Daniel Austin: Data from transaction is valuable and we would miss out of that.
Daniel Austin: Mozilla could sell transaction data to MasterCard while we get charged extra as we can't pass the info on.
Manu Sporny: That's not what I said. I was talking about selection box for payment processor - similar like user selection of search provider, but without a default. Let me re-iterate that we don't want to do something that gives undue advantage to any player in this environment. We are not disintermediating PayPal by giving the browser the ability to route around PayPal. It is the customer's decision on which payment provider they want to use.
Manu Sporny: What do we need to make the process smooth without overstepping? That's a question that we need to constantly ask ourselves as we develop this technology.
Daniel Austin: Unsecured POS system would probably not work for us.
Manu Sporny: To be clear, an unsecured POS-like system is typically how most of the credit card transactions are processed today, so it's unclear to me what we mean by "unsecured POS".
Michael Hutchinson: Do you have a table where the gaps in the specs are?
Manu Sporny: Unfortunately, nothing detailed. However, we have something very basic (on the wiki page listed above).
Michael Hutchinson: If there are gaps, how do you have a full workable solution?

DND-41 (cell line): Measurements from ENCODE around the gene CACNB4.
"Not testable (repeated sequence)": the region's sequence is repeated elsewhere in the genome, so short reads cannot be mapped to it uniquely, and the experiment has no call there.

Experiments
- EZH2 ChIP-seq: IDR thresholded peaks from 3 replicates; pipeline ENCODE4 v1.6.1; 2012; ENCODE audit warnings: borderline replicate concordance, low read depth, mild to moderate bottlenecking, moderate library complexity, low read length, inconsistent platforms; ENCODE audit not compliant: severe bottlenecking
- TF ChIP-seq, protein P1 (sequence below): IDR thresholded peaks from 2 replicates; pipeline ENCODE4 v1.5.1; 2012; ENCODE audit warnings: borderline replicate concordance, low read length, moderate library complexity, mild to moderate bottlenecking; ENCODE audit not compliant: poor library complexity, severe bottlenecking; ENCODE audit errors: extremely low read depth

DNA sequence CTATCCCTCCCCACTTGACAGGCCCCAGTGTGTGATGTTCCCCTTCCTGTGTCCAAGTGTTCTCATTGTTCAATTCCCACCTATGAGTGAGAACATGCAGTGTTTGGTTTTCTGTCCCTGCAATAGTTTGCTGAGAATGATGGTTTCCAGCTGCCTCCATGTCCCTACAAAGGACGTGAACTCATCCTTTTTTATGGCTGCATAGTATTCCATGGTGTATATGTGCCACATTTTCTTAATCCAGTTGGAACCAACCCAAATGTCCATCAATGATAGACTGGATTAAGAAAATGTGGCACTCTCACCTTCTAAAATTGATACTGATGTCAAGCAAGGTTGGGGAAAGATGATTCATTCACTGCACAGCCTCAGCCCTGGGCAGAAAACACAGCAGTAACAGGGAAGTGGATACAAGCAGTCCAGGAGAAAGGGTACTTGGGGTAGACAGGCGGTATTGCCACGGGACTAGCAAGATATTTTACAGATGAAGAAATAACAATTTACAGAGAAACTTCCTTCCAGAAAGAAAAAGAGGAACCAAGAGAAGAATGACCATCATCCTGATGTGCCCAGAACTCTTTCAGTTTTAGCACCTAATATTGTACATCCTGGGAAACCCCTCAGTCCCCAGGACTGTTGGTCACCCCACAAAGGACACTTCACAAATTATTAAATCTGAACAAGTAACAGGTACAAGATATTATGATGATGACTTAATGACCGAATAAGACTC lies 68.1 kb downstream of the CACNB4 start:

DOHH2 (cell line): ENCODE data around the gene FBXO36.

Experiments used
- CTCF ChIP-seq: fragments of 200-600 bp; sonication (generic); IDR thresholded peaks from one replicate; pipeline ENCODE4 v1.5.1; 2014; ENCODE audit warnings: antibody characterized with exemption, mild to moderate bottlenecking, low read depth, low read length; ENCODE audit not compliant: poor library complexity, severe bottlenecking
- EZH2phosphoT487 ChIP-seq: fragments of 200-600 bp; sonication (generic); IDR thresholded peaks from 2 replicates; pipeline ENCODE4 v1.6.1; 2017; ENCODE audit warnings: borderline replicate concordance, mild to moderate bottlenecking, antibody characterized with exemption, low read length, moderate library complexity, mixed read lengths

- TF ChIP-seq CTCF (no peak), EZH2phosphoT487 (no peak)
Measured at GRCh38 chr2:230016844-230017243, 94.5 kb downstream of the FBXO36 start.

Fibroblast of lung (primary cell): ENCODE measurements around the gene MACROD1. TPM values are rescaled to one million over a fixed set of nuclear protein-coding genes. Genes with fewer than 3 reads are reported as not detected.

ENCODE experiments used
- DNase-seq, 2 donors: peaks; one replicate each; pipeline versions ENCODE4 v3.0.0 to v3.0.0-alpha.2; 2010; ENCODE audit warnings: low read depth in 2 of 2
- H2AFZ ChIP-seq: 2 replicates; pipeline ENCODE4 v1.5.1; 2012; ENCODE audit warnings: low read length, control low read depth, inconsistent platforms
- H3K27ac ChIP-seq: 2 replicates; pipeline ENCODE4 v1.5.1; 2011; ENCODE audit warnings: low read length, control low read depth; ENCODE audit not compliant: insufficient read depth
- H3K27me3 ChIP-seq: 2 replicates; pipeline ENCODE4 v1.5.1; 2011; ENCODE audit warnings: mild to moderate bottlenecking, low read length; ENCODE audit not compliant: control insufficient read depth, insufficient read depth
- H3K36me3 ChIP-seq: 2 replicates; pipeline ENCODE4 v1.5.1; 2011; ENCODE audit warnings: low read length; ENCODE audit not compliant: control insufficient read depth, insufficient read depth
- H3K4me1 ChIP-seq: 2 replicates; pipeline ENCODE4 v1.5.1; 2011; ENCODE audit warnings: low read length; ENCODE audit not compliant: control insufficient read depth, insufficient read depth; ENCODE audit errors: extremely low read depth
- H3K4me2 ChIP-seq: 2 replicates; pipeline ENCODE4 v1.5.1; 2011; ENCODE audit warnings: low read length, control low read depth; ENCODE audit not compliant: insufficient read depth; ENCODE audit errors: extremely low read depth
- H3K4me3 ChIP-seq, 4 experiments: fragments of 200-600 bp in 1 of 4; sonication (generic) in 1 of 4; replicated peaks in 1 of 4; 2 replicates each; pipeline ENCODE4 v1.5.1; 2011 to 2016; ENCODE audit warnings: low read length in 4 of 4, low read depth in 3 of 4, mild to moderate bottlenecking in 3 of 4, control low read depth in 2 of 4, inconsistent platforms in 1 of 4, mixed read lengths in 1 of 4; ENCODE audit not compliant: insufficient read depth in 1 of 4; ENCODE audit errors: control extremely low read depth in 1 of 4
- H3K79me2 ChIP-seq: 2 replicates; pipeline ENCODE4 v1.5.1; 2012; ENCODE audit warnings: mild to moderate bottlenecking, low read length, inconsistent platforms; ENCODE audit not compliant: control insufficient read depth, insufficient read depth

Manu Sporny: Some open source implementations work or parts were written by us, but the specs trail the implementations in some areas.
Michael Hutchinson: Which is not unusual (actually pretty standard) in W3C.
Mountie Lee: I'd like to talk a bit more about my proposal for an ecommerce interoperability standard: http://www.w3.org/wiki/Electronic_Commerce_Interoperability_Standard
Mountie Lee: Needed for interoperation with(in?) micropayment groups.
Mountie Lee: Many small providers have issues in initiating payment.
Mountie Lee: Current service providers need standards for interoperation.
Mountie Lee: Do not touch existing benefits of players.
Manu Sporny: We don't have enough time to go through your document right now, but I did personally read it when you sent it out to the mailing list. There is lots of overlap with what the group wants and some of the technologies that we've already developed.
Manu Sporny: So, you've come to the right place. The right place to discuss your proposal is here, in the Web Payments group.
Mete Balci: Hard for me to understand what we are trying to work on, it seems like the problem space is too big.
Mete Balci: Talking about standardizing service provider to payment processor, payment processor to bank, bank to bank, user interface